Successfully reported this slideshow.
We use your LinkedIn profile and activity data to personalize ads and to show you more relevant ads. You can change your ad preferences anytime.

8 steps to better blog writing


Published on

If you are writing for a blog, throw the rules out the door. Blogger, author and consultant Mark W. Schaefer teaches us eight ways to connect to your readers!

8 steps to better blog writing

  1. 1. Blog readers are SKIMMERS who scantheir inbox or blog reader to figure outwhat posts are worthy. So a headlinethat says “My views on soap” or“Thinking back” don’t cut it. You have toGRAB ‘em and make them read.Characteristics of great headlines: Catchy Descriptive Contains keyword Tweetable (short) Also, any headline that indicates a numbered list is going to attract more eyeballs. Busy readers like lists.
  2. 2. In school, we are taught towrite linearly. A beginning, amiddle, an end. That does notwork on blogs. You have to tellthe ending first. I call thatwriting upside down.Busy readers are going to bebored and frustrated if youdon’t tell them exactly whythey are there and what thepay-off is. So start with the end… and then explain it.
  3. 3. There is no science behind thischart. I totally made it up. But Ihave also written about 2,000posts so I have some sense aboutthese things!You have to EARN the right to golong. If you are MalcolmGladwell, you have earned theright to go long. If you are juststarting to build your audience,don’t challenge them with longposts unless it is somethingextraordinary. Somewherebetween 500 and 1,000 words isgolden.
  4. 4. Subheadings rock.A sub-heading is like a miniheadline – like what you seeabove this sentence.Subheads draw attentiondown the length of the blogpost and breaks up the blockof gray. This is especiallyimportant in a challengingreading environment like asmartphone.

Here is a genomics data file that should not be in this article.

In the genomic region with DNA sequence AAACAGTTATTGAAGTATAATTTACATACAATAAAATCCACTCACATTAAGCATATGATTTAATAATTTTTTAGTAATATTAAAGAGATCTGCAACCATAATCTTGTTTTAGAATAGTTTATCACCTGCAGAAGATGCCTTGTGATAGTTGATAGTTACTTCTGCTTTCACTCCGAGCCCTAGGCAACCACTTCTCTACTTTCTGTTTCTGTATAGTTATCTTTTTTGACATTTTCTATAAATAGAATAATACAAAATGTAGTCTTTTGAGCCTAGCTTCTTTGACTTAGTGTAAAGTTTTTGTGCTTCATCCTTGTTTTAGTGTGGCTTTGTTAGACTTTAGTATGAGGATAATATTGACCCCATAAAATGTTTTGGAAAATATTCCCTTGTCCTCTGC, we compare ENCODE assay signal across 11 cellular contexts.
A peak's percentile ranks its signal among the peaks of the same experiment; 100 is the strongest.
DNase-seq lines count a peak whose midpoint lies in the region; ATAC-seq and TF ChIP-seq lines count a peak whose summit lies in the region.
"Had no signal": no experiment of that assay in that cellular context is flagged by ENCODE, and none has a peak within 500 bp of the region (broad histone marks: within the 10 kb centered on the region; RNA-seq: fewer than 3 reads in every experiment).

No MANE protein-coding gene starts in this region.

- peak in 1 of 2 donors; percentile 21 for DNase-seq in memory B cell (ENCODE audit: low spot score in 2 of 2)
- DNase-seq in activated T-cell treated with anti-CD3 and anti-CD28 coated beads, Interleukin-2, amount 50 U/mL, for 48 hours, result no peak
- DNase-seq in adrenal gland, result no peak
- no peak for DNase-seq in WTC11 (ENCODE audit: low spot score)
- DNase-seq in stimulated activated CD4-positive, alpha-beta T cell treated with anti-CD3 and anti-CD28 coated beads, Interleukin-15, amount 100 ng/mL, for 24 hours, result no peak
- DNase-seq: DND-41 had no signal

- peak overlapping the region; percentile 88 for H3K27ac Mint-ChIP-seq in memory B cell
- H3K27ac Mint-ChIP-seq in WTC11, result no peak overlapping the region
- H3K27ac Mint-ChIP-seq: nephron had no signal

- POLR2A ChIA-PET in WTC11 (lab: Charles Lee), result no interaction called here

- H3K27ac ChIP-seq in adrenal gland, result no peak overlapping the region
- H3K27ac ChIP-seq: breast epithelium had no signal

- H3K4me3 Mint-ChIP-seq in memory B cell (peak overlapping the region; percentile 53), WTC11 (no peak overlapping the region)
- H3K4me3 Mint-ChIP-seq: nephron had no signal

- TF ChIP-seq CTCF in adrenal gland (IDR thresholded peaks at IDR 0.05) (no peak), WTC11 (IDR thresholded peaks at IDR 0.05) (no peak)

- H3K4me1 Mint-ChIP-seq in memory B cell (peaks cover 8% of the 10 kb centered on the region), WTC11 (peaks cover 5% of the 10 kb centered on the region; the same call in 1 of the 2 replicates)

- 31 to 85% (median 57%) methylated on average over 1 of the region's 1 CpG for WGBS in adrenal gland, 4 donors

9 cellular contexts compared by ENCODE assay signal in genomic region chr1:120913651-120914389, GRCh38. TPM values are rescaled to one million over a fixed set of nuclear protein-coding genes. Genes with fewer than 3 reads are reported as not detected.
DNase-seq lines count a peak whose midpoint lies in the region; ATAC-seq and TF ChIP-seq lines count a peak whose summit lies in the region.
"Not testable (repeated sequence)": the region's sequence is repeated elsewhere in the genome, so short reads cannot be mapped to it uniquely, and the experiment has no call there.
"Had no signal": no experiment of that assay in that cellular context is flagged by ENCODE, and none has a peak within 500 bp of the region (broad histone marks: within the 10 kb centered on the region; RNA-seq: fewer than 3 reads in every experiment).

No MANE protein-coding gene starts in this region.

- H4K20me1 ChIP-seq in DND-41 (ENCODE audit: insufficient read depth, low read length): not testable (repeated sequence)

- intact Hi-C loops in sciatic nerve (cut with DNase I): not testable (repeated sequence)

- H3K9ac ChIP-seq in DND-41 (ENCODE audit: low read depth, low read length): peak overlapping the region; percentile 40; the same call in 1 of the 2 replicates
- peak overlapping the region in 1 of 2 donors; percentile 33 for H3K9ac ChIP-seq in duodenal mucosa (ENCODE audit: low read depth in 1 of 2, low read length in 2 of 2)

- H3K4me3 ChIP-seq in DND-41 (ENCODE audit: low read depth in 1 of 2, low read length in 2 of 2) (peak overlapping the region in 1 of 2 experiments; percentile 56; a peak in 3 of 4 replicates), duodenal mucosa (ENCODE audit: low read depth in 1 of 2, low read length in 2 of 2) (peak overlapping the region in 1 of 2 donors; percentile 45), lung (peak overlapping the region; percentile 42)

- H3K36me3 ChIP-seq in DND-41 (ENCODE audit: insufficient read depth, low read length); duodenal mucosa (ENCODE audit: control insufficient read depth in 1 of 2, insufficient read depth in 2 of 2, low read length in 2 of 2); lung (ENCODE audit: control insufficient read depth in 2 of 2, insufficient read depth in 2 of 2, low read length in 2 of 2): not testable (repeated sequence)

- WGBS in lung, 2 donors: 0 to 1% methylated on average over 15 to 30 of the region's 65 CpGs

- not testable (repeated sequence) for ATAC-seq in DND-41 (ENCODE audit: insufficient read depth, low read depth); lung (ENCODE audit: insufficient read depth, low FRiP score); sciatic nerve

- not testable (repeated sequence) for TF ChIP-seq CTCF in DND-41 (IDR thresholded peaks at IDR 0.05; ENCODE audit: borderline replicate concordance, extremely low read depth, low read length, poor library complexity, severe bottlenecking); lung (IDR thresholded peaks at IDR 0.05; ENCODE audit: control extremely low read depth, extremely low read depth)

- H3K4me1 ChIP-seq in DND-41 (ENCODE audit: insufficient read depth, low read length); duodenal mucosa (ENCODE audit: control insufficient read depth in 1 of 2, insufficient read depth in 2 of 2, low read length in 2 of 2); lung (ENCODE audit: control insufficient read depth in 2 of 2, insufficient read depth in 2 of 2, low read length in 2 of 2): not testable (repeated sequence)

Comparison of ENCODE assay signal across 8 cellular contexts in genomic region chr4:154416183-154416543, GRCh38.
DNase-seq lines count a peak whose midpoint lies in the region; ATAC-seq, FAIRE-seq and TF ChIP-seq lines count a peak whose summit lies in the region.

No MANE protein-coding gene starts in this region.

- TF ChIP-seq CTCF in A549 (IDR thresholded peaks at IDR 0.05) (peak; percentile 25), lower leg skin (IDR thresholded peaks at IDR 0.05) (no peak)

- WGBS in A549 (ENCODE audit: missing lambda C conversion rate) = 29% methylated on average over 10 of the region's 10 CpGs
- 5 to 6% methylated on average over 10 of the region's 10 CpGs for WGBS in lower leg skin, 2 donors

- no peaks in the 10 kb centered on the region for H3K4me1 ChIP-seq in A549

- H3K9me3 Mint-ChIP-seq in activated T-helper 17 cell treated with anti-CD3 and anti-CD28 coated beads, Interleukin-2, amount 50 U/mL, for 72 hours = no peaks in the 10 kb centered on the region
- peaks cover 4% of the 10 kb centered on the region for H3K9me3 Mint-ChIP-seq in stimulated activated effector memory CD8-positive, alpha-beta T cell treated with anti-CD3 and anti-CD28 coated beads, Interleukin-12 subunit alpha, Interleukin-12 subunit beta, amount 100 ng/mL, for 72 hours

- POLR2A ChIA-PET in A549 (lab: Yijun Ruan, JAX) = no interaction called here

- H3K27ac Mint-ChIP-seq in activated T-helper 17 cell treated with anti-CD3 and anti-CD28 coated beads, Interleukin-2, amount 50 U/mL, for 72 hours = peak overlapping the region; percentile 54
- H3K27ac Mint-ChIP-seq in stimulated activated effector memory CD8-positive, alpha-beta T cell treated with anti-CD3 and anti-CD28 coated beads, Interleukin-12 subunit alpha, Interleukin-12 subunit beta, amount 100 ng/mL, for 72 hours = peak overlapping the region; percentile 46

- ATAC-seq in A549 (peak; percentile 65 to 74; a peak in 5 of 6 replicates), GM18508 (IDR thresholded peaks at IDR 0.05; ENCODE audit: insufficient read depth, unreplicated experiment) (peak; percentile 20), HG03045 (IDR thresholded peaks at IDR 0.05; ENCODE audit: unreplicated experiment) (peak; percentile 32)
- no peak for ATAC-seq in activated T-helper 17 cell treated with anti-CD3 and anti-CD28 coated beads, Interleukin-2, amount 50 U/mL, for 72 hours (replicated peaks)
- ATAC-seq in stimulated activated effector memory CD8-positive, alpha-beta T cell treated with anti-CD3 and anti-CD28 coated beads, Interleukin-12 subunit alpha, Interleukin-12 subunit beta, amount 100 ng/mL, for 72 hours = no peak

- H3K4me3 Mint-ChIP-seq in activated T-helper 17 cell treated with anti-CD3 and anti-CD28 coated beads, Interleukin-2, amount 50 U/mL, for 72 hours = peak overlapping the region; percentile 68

5. 5. In journalism school I was taught tokeep my “voice” OUT of my writing.Just stick to the facts. The best blogwriting weaves your personal narrativeinto the discussion and lets yourpersonality shine. When somebodywants to write a guest post for {grow} Ichallenge them to write a post thatONLY they could write. Dig deep. Be you. That is the heart of originality.
  6. 6. This is easy toremember. Try to makeevery blog post R-relevant, I – interesting,T – timely and E –entertaining. If you cando that consistently,you will be creatingshare-able blogcontent.
  7. 7. Throw the rules outthe door. Write likeyou speak. Even. If.It’s. Choppy.After you have writtenyour blog post, read itout loud. If it doesn’tsound like you simplytalking to youraudience, lighten it up.Just tell them thestory.
  8. 8. If you want to encouragecomments and engagement,you don’t have to have all theanswers. You just have to askthe right questions.Although you wouldn’tnormally end a whitepaper ornews article with a question, itmakes perfect sense for a blog.Right?
  9. 9. If you enjoyed thispresentation, you’ll find lots ofother great social media tipsand time-savers at my blog{grow} which can be found connect with me onTwitter and Facebook, too!All the best, Mark W. Schaefer
  10. 10. Mark W. Schaefer is a globally-recognized blogger, educator,business consultant, and author who blogs at {grow} — one of thetop marketing blogs of the world. Mark has worked in globalsales, PR, and marketing positions for nearly 30 years and nowprovides consulting services as Executive Director of U.S.-basedSchaefer Marketing Solutions. His clients include both start-upsand global brands such as Cisco, AT&T, Johnson & Johnson, andthe UK government.Mark has advanced degrees in marketing and organizationaldevelopment and holds seven patents. He is a faculty member ofthe graduate studies program at Rutgers University and is thefounder of Social Slam, a national social media event that takesplace each April. He is the author of two best-selling marketingbooks, Return On Influence and The Tao of Twitter. In 2012, hewas named by Forbes magazine as one of the Top 50 social media“power influencers” of the world.Mark has appeared on many national television shows andperiodicals including the Wall Street Journal, Wired, The New YorkTimes, and the CBS NEWS.